Sorry, but I don't agree that the rule is as clear cut as it seems.  There have been cases (e.g., Lance Moore in the SB) where this rule was applied differently due to a judgement based on a "second act."

#31 of 359 OFFLINE   Ockeghem

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Posted September 13 2010 - 10:25 AM



Originally Posted by Johnny Angell 

When I've watched the replay, what I see is a player who is more concerned about celebrating the completion and TD than he is about anything else.  How many times do you see a player complete, or nearly complete a play, and a micro-second later he is moving in some form to celebrate.

 

Players today enter a Twilight Zone where they are more concerned about celebrating than they are about winning.


Johnny,

 

This is what I was thinking when I saw the Redskins player return the fumble for a touchdown before the first half ended last night.  After he got into the endzone, he did a flip in celebrating the touchdown.  Had he dropped the ball, I'm not certain that it would have been a touchdown.

 

On another sports program today, I heard the host say that umpires (or zebras in general) ought to be held accountable for making bad decisions.  (This particular host asserted that the call was wrong, and that the umpire ought to have been reprimanded.)  All I know is that I really don't like the rule as it stands at present.
 



#32 of 359 OFFLINE   Scott Merryfield

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Posted September 13 2010 - 11:00 AM



Originally Posted by Johnny Angell 

When I've watched the replay, what I see is a player who is more concerned about celebrating the completion and TD than he is about anything else.  How many times do you see a player complete, or nearly complete a play, and a micro-second later he is moving in some form to celebrate.

 

Players today enter a Twilight Zone where they are more concerned about celebrating than they are about winning.


Exactly, Johnny. There is no reason that Calvin Johnson couldn't have secured that pass if he had been doing his main job, which was to make sure he made the catch. It's hard to get up in arms over the call when the player makes such a silly mistake.



#33 of 359 OFFLINE   Steve_Tk

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Posted September 14 2010 - 02:37 AM

There's just some things you can't teach, and being a great QB is one of those things.  Sanchez is not a great QB.  He's not even good.  You can't teach a guy pocket awarness and how to move in the pocket, or step outside it and make a throw on the run.  Sanchez has shown that he doesn't have that ability, and probably never will.  Even Romo, with all of his issues, showed he can do that very early as a starting QB.  The thing about Sanchez, he doesn't need to be great.  All those blunders on defense and the Jets held them to only 10 points.  I think we will see Brunnel in a game soon.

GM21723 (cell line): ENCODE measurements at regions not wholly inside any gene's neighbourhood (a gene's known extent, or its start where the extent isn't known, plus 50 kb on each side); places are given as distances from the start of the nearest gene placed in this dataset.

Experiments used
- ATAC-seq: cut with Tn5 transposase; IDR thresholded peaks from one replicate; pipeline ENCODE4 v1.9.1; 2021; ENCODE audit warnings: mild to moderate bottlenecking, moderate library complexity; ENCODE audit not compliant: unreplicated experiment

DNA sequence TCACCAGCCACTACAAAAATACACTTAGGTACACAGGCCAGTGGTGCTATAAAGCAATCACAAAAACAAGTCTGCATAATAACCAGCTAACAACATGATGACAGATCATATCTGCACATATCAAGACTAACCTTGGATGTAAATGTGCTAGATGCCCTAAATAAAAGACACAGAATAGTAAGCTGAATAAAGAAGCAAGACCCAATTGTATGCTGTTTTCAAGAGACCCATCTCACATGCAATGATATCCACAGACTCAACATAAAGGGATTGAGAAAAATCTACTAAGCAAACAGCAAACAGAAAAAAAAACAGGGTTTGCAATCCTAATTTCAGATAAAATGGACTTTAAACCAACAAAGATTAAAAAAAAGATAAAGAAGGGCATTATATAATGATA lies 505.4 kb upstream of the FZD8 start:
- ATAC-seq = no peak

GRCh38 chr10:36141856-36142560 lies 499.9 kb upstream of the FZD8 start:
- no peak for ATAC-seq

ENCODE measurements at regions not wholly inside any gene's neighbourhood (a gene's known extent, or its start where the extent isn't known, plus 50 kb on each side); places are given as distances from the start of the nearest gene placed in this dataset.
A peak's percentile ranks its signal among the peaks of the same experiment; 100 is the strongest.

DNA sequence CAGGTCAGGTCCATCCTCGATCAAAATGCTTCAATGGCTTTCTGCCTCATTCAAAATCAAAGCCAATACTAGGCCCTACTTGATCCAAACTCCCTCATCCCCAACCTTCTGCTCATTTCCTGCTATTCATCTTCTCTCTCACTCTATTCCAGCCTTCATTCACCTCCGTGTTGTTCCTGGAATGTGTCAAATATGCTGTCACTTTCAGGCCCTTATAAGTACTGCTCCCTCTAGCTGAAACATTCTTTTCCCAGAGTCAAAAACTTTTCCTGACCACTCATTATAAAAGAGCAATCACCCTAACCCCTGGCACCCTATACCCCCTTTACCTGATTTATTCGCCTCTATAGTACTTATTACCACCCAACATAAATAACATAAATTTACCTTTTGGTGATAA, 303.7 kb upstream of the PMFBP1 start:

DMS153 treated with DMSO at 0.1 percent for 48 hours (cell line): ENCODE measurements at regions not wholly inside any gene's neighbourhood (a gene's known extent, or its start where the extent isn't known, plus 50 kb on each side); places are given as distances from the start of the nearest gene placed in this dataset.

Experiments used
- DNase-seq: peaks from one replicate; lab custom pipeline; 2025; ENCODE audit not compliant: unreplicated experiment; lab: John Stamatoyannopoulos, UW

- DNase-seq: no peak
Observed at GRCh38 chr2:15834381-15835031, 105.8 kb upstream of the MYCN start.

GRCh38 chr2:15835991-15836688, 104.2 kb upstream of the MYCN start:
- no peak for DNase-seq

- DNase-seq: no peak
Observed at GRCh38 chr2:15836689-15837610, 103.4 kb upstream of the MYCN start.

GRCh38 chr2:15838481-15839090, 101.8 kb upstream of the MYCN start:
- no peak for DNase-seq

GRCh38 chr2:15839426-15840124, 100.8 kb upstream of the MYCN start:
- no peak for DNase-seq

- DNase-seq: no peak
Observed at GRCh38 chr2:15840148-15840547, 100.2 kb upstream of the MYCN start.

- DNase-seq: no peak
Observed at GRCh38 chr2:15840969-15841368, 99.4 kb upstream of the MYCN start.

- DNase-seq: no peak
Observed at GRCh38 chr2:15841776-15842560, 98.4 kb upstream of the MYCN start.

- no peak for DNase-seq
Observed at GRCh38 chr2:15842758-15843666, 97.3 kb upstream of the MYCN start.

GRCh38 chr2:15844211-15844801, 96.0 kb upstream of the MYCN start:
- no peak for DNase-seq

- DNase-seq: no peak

#34 of 359 OFFLINE   mattCR

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Posted September 14 2010 - 02:57 AM

I think Sanchez will be fine. He played one of the best defenses in the league, and he didn't make any big mistakes.. Sanchez' biggest problem is that he is not mobile enough.  He is almost no threat to pick up a first down on his own if he has to.  I'm not saying you have to be a Vince Young.. certainly Tom Brady isn't.. but you have to be able to get the defense to respect that you are willing to run if you need to. And Sanchez basically doesn't... in part because damn is he slow on his feet.   Pretty happy with KC's defense last night.
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#35 of 359 OFFLINE   Johnny Angell

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Posted September 14 2010 - 03:56 AM

Ah yes.  Another typical start to a charger season.  The game started after 9pm for me and I decided not to watch it.  I recorded it and deleted it without watching it.  Norv Turner cannot get his teams ready to play early in the season.  It's ridiculous.  A 50+ yard run for a TD and a 90+ yard punt return for a TD?  Gimme a break.   Turner has been saying this could be the best charger team he's coached.  Let's see, they are missing three critical players: McNeil, Jackson, and Merrimen.  Yeah, I know Merrimen is on the team but I don't think he played last night and I think he's finished as an impact player.  Maybe he can get back to just good.  Thanks to hard-nosed, cut-off-your-nose tactics, the chargers don't have one of the best left tackles playing for them  this  season.  I think if they'd shown a little flexibility, McNeil might have joined  the team for his original salary.  Instead, the chargers take every chance they can to make it a bitter  pill to swallow  to play.   I'm not too upset about Jackson, he has character issues and just may not be worth the trouble.  However, from what I read, the chargers are taking every  opportunity to scotch any trade for Jackson.  Of course Jackson is also pricing himself out of the market.   The first year Turner coached the chargers, 2 playoff wins.  The second, 1 win.  The third, zero wins.  Do I detect a trend?   They missed a golden opportunity to take a 1 game lead over every team in the division, but noooooo, not the chargers.   Ah well,  I'm used to it.  Takes  the pressure off of an undefeated season.